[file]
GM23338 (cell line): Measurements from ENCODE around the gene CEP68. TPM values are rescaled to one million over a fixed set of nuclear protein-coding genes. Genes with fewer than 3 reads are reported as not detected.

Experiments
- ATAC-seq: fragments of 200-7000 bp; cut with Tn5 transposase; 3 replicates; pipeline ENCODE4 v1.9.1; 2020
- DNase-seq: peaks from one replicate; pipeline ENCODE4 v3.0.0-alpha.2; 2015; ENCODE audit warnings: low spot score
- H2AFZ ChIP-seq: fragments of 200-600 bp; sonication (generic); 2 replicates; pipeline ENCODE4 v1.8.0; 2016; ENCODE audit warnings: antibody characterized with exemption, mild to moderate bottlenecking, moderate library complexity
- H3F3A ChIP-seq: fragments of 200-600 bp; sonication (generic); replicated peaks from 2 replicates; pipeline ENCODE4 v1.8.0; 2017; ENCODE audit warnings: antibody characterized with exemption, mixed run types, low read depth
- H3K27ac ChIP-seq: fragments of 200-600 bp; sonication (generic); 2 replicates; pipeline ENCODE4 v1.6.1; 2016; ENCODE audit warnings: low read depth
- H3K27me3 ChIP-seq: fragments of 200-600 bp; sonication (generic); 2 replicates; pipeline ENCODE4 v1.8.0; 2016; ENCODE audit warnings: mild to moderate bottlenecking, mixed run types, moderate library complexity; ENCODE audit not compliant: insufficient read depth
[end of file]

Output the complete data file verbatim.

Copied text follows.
GM23338 (cell line): Measurements from ENCODE around the gene CEP68. TPM values are rescaled to one million over a fixed set of nuclear protein-coding genes. Genes with fewer than 3 reads are reported as not detected.

Experiments
- ATAC-seq: fragments of 200-7000 bp; cut with Tn5 transposase; 3 replicates; pipeline ENCODE4 v1.9.1; 2020
- DNase-seq: peaks from one replicate; pipeline ENCODE4 v3.0.0-alpha.2; 2015; ENCODE audit warnings: low spot score
- H2AFZ ChIP-seq: fragments of 200-600 bp; sonication (generic); 2 replicates; pipeline ENCODE4 v1.8.0; 2016; ENCODE audit warnings: antibody characterized with exemption, mild to moderate bottlenecking, moderate library complexity
- H3F3A ChIP-seq: fragments of 200-600 bp; sonication (generic); replicated peaks from 2 replicates; pipeline ENCODE4 v1.8.0; 2017; ENCODE audit warnings: antibody characterized with exemption, mixed run types, low read depth
- H3K27ac ChIP-seq: fragments of 200-600 bp; sonication (generic); 2 replicates; pipeline ENCODE4 v1.6.1; 2016; ENCODE audit warnings: low read depth
- H3K27me3 ChIP-seq: fragments of 200-600 bp; sonication (generic); 2 replicates; pipeline ENCODE4 v1.8.0; 2016; ENCODE audit warnings: mild to moderate bottlenecking, mixed run types, moderate library complexity; ENCODE audit not compliant: insufficient read depth